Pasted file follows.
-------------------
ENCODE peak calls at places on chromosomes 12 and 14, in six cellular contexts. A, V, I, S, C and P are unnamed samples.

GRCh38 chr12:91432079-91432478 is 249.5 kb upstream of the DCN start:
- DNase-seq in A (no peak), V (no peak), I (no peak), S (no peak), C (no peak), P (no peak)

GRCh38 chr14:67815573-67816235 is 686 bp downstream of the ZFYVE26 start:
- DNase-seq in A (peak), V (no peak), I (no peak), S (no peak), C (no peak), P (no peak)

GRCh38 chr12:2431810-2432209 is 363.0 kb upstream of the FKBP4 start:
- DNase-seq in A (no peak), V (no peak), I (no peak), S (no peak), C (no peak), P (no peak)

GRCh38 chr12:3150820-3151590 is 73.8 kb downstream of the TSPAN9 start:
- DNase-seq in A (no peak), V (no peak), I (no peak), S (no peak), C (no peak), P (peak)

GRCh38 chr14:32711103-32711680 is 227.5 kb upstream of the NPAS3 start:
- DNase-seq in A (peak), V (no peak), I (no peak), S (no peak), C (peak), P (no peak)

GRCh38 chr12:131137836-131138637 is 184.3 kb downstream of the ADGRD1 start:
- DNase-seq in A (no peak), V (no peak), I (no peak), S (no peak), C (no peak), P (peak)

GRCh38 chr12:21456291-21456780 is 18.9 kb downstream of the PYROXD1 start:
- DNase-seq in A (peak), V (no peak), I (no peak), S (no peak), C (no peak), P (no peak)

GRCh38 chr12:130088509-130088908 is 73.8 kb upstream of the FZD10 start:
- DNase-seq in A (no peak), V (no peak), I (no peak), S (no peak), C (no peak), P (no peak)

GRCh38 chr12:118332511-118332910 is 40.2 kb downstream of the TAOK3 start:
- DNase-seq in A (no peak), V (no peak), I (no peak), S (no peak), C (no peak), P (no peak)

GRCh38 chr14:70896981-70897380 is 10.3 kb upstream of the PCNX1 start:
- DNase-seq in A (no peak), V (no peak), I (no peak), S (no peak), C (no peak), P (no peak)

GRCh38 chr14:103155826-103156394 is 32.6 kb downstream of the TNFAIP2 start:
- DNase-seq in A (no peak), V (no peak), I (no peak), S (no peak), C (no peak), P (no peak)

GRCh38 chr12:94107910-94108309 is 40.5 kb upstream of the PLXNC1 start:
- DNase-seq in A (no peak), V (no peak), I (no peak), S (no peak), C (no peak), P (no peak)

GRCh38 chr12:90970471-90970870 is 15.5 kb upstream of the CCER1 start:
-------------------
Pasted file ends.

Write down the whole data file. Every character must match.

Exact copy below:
ENCODE peak calls at places on chromosomes 12 and 14, in six cellular contexts. A, V, I, S, C and P are unnamed samples.

GRCh38 chr12:91432079-91432478 is 249.5 kb upstream of the DCN start:
- DNase-seq in A (no peak), V (no peak), I (no peak), S (no peak), C (no peak), P (no peak)

GRCh38 chr14:67815573-67816235 is 686 bp downstream of the ZFYVE26 start:
- DNase-seq in A (peak), V (no peak), I (no peak), S (no peak), C (no peak), P (no peak)

GRCh38 chr12:2431810-2432209 is 363.0 kb upstream of the FKBP4 start:
- DNase-seq in A (no peak), V (no peak), I (no peak), S (no peak), C (no peak), P (no peak)

GRCh38 chr12:3150820-3151590 is 73.8 kb downstream of the TSPAN9 start:
- DNase-seq in A (no peak), V (no peak), I (no peak), S (no peak), C (no peak), P (peak)

GRCh38 chr14:32711103-32711680 is 227.5 kb upstream of the NPAS3 start:
- DNase-seq in A (peak), V (no peak), I (no peak), S (no peak), C (peak), P (no peak)

GRCh38 chr12:131137836-131138637 is 184.3 kb downstream of the ADGRD1 start:
- DNase-seq in A (no peak), V (no peak), I (no peak), S (no peak), C (no peak), P (peak)

GRCh38 chr12:21456291-21456780 is 18.9 kb downstream of the PYROXD1 start:
- DNase-seq in A (peak), V (no peak), I (no peak), S (no peak), C (no peak), P (no peak)

GRCh38 chr12:130088509-130088908 is 73.8 kb upstream of the FZD10 start:
- DNase-seq in A (no peak), V (no peak), I (no peak), S (no peak), C (no peak), P (no peak)

GRCh38 chr12:118332511-118332910 is 40.2 kb downstream of the TAOK3 start:
- DNase-seq in A (no peak), V (no peak), I (no peak), S (no peak), C (no peak), P (no peak)

GRCh38 chr14:70896981-70897380 is 10.3 kb upstream of the PCNX1 start:
- DNase-seq in A (no peak), V (no peak), I (no peak), S (no peak), C (no peak), P (no peak)

GRCh38 chr14:103155826-103156394 is 32.6 kb downstream of the TNFAIP2 start:
- DNase-seq in A (no peak), V (no peak), I (no peak), S (no peak), C (no peak), P (no peak)

GRCh38 chr12:94107910-94108309 is 40.5 kb upstream of the PLXNC1 start:
- DNase-seq in A (no peak), V (no peak), I (no peak), S (no peak), C (no peak), P (no peak)

GRCh38 chr12:90970471-90970870 is 15.5 kb upstream of the CCER1 start: